Crooks and Liars has an excellent post up about fundamentalist infiltration into our government and their attempt to curb premarital sex. Includes good links.

Digby on Newt Gingrich: “This guy takes himself very seriously as a military historian and strategist. He also likes dinosaurs. In other words, he's a twelve year old geek who wants to play with real soldiers. Like many wingnut ‘intellectuals’ he seems to have some serious developmental problems.”

Bush has recently been handling the Iran situation well, largely by abandoning his conservative ideology, that childish good-versus-evil view of the world. Surprise! Conservatives “uneasy” over his foreign policy decisions! They like war. (See Digby’s assessment of Gingrich.)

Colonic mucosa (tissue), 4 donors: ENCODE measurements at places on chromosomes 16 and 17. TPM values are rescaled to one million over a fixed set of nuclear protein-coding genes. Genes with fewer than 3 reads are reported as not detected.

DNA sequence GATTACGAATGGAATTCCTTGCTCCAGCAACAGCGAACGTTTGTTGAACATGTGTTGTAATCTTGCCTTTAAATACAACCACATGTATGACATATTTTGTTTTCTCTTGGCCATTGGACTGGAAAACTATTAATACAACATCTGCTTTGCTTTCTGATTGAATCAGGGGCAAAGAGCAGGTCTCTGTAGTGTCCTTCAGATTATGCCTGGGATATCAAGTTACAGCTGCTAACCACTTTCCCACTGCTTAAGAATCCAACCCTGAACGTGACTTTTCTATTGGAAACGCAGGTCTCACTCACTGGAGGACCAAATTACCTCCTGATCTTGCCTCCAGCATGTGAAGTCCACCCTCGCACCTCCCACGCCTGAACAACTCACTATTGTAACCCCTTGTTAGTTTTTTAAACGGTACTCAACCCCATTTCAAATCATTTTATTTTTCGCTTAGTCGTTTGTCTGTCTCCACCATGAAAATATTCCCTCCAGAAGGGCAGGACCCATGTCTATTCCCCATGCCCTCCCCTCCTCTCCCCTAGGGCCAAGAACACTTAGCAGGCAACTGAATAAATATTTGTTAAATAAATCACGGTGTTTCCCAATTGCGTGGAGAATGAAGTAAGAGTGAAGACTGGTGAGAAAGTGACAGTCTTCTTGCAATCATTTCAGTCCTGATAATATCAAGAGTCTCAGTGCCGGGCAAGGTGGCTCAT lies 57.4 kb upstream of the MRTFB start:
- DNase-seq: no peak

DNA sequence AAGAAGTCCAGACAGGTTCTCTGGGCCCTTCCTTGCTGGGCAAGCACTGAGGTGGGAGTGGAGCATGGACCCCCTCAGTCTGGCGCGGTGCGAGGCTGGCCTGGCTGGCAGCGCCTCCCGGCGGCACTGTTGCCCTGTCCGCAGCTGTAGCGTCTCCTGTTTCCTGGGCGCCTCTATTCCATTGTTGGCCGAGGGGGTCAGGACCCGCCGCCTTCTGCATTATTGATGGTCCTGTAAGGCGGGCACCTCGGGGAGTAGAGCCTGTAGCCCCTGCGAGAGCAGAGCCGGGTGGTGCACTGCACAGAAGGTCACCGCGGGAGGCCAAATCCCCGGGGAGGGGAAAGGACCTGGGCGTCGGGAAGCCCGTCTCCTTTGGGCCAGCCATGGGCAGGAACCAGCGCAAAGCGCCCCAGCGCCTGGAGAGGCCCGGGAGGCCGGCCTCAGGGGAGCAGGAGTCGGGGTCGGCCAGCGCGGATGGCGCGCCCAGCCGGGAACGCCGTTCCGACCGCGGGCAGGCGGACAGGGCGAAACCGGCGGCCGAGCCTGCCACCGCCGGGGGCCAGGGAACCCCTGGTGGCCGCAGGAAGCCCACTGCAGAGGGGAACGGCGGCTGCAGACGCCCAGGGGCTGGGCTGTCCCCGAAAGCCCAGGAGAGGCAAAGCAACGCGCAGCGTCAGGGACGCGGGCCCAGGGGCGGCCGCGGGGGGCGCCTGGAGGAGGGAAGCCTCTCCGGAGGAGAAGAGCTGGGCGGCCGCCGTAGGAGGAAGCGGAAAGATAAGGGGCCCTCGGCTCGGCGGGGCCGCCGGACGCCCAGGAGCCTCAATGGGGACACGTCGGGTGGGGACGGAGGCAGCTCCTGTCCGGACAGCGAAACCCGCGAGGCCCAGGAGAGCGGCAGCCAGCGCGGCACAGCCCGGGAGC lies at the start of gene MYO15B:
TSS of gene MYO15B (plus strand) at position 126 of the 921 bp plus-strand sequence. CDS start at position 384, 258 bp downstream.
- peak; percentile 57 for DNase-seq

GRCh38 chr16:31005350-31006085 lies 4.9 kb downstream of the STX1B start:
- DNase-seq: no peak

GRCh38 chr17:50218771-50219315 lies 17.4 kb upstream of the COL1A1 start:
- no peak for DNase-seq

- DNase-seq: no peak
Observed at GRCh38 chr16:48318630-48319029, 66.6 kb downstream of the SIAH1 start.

Orcinus has an amazing post up about the legalities and historical precedents of Bush’s post-9/11 power grab. Must read.

Upcoming media revolt on “he-said-she-said” coverage in favor of transparency and accuracy? Go, Froomkin!

Haditha and the other Iraqi atrocities are the direct result of leadership problems. In Haditha, troops were just following standard rules of engagement. And the people responsible for putting the troops in such a cr*p war go unpunished. As always.

“’Socialist’ is a scare word conservatives use when they've run out of serious arguments. But national healthcare isn't socialism any more than Medicare is. It's just a practical and efficient way of providing medical treatment for everyone in the country, the same way that interstate highways are a practical and efficient way of providing roads for everyone in the country.”